Our team has been working with UNIX and Linux since the early 1990s using primarily Novell, Redhat and Debian. We have also wrote x86-based and embedded-based kernel-space character and block device drivers; along with user-space drivers for various projects; which where mostly proprietary drivers for private companys. Some of the drivers included:
The most popular public kernel-space driver we wrote was the "poor mans closed-loop motor controller" called: Parallel Port PWM/Encoder Kernal Space Linux Driver. And our most popular public user-space driver was the USB Missile Launcher Linux Driver.
Our debugging techniques may involve gdb, valgrind, kmemcheck or simply printf, kprintf, and via DIO (e.g. LEDs or seven-segment displays).
We have extensive knowledge of the Linux command line tools (including the cut down version provided by busybox), packages available, and the inner workings of Linux itself. And have worked with numerous embedded Linux architectures such as x86 CISC, MPU ARM RISC (via OMAP, LPC, BeagleBone, Raspberry Pi and Arduino solutions), FPGA and microcontrollers (MCUs) such as STM32F4, MSP430, Atmel, PIC and LPC. Let alone using ti.com Design Tools for buck-boost converters, lowpass/highpass filters, and power management IC (PMIC)
We have been programming for over 15 years in many languages for generally Linux, BSD (e.g. Mac OSX) or Windows. However generally embedded tasks are done in C, C++, python and/or simple shell scripts using vital tools such as awk, sed, grep, telnet, ssh and netcat (among many others).
Electronics is an art our team has been working with since childhood (from building kits from Dicksmith, Tandy, and Jaycar to designing digital electronic keypads). Since then, we have maintained a constant update of knowledge and experience on the topic, since most of our projects involve either building a circuit from scatch, reviewing circuit designs, programming for target microcontrollers, and/or reworking pre-built PCB's for various needs such as bypassing/hacking solutions, or replacing broken components.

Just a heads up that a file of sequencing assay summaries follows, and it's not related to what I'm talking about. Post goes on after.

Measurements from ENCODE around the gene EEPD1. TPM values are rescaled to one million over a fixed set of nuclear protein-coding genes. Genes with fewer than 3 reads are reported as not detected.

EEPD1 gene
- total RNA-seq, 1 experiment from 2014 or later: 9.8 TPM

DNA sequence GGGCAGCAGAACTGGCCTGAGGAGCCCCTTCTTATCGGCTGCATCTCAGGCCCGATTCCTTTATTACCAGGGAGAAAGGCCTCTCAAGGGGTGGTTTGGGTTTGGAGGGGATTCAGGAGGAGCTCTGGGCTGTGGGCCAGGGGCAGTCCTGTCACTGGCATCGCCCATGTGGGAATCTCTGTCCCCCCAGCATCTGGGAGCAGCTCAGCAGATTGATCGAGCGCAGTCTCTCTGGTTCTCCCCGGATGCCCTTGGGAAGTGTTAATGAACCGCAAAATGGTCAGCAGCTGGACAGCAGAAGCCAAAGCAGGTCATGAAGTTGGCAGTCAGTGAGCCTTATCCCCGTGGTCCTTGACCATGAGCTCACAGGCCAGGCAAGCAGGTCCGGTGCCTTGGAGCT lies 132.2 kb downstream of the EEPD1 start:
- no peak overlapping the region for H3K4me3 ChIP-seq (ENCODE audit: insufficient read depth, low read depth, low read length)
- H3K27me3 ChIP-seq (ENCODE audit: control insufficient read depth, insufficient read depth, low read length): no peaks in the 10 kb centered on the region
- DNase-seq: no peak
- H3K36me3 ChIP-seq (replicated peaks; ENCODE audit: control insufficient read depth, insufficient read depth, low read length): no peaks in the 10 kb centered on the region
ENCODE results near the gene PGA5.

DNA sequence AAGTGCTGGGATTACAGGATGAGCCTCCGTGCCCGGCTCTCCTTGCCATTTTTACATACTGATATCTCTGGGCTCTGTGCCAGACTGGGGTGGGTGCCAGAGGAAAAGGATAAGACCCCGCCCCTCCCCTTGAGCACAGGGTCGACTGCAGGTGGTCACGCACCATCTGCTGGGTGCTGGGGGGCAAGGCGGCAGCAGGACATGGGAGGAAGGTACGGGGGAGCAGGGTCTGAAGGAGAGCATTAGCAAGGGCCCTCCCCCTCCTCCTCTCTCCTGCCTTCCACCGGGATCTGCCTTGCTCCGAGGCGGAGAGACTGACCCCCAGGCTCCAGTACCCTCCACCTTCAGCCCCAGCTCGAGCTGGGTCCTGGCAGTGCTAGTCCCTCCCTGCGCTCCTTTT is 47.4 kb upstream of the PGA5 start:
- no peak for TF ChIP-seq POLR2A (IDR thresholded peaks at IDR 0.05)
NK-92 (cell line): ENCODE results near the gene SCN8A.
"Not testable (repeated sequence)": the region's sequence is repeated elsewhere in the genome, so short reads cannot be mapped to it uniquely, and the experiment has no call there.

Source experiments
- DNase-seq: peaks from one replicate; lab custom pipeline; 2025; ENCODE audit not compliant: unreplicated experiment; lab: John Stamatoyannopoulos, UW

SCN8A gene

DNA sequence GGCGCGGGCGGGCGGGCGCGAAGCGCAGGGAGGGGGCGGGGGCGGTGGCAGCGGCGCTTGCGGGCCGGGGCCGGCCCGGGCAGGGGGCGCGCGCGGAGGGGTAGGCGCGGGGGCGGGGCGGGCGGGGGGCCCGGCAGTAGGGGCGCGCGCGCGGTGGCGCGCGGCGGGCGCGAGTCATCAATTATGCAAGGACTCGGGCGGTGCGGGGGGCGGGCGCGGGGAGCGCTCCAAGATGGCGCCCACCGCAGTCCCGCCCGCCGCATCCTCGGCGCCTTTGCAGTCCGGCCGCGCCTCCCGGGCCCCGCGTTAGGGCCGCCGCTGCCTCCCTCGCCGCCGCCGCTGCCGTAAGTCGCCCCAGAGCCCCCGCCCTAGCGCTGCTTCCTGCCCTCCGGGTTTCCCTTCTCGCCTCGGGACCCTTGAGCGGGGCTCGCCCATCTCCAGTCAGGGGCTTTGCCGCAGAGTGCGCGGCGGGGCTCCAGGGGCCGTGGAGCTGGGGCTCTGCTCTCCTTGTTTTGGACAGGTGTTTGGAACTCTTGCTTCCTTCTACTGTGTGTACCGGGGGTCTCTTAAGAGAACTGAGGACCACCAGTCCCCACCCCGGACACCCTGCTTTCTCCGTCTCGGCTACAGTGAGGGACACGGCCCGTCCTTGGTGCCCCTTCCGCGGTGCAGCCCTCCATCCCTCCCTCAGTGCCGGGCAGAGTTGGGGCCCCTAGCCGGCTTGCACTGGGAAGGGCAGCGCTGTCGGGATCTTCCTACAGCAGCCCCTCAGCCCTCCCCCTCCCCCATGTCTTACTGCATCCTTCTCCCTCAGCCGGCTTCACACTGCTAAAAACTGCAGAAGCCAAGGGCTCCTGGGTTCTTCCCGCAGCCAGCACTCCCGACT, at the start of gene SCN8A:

Our primary developer Luke Cole has a history as the "go to man" for many colleagues, and is well known to have "a knack for making things work". To learn more about Luke see his LinkedIn page or personal home page.
Amberley is a small community located in South East Queensland, south of Ipswich. Australia’s biggest air force base, the RAAF Base Amberley is situated here and the Bureau of Meteorology has a weather observation station in Amberley. To the south of Amberley is the Fassifern Valley.
Amberley had its lowest temperature of -4.9 degrees on the 8 August 1995, as southern Queensland suffered a severe cold snap. The previous coldest temperature was -4.3 degreess reached on 29 July 1994.
About 14 kilometres south-west of Ipswich, and about 50km or so west of Brisbane, Amberley is the location of Australia’s biggest airforce base. But so little is recorded in tourist directories about this place - in fact, it’s hardly ever mentioned - that one wonders if some arcane secrecy agreement isn’t in place to play down its whereabouts.
Anyway, aeroplane enthusiasts should enjoy the short trip out from Ipswich, and the locals seem friendly enough, which comes as no real surprise.
You will discover that Amberley has been an important link in the RAAF since World War II when it was a training base and staging centre for the US Army Air Corps. Since 1948 it has been the RAAF's major base for bomber and strike operations. Over the last 50-odd years it has been home to a chain of aircraft ranging through Lincolns, Canberras, F-4 Phantoms and, currently, to the F-111.